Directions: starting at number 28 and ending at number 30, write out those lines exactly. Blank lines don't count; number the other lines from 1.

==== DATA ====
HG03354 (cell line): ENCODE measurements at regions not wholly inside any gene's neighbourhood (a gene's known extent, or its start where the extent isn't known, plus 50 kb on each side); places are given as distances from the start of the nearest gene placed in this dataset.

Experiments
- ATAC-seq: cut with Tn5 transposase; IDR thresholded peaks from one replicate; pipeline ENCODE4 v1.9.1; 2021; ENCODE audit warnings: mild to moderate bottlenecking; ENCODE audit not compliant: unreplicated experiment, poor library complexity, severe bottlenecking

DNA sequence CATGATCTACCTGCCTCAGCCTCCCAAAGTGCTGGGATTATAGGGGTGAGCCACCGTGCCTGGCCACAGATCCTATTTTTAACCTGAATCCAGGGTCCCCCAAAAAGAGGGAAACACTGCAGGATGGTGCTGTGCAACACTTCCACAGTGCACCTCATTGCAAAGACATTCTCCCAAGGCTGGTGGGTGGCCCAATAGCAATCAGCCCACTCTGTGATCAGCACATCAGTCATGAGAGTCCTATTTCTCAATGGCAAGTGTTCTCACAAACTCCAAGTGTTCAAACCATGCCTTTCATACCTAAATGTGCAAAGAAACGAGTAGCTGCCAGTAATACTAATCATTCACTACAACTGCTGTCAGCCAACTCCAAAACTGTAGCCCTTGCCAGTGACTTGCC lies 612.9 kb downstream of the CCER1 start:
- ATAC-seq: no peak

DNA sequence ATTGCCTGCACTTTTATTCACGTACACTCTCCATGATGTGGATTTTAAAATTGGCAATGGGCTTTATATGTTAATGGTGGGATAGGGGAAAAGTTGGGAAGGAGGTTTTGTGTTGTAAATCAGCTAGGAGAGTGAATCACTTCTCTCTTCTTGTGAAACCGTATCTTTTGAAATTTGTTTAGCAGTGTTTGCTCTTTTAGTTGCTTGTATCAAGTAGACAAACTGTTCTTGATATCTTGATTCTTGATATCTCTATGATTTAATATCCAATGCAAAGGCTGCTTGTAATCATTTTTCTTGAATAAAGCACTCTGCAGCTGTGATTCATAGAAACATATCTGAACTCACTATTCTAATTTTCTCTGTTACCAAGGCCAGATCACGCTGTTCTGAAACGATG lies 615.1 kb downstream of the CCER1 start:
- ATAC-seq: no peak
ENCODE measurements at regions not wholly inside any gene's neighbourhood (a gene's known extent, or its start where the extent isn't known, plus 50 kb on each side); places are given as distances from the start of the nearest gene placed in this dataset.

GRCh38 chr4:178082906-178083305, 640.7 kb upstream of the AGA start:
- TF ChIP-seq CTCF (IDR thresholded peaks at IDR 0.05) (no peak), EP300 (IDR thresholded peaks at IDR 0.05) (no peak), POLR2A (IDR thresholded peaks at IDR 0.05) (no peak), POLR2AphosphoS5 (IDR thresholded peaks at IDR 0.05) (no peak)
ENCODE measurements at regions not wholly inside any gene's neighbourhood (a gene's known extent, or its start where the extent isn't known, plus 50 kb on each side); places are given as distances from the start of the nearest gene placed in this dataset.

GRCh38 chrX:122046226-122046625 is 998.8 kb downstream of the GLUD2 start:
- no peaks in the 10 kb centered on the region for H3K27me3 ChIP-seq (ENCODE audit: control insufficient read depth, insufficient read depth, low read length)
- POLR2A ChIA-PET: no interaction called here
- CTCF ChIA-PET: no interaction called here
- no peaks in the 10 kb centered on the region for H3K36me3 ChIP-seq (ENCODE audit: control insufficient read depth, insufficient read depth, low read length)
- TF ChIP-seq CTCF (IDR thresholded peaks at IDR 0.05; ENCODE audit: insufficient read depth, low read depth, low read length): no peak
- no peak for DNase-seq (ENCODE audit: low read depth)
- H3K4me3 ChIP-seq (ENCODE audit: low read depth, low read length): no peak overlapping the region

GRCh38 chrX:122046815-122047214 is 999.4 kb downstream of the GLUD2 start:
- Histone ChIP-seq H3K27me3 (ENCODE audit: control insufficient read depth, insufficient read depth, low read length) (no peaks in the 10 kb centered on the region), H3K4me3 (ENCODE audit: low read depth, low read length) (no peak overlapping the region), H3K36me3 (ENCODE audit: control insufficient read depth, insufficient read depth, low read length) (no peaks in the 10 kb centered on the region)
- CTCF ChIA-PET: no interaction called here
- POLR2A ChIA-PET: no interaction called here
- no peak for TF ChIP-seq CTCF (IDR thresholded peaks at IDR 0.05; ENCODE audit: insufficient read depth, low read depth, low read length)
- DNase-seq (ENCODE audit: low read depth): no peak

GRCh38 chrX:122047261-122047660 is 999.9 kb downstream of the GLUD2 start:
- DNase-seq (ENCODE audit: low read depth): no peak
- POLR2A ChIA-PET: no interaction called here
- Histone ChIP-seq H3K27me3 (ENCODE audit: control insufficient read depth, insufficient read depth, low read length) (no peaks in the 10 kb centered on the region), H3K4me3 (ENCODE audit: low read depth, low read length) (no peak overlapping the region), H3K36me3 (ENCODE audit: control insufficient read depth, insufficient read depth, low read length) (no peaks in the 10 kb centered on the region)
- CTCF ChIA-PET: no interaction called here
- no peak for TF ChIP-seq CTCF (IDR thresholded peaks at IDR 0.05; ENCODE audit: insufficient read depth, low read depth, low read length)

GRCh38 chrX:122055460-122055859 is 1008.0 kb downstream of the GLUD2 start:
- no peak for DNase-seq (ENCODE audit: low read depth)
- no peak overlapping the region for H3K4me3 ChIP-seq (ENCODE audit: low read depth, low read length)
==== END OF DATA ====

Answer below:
- POLR2A ChIA-PET: no interaction called here
- Histone ChIP-seq H3K27me3 (ENCODE audit: control insufficient read depth, insufficient read depth, low read length) (no peaks in the 10 kb centered on the region), H3K4me3 (ENCODE audit: low read depth, low read length) (no peak overlapping the region), H3K36me3 (ENCODE audit: control insufficient read depth, insufficient read depth, low read length) (no peaks in the 10 kb centered on the region)
- CTCF ChIA-PET: no interaction called here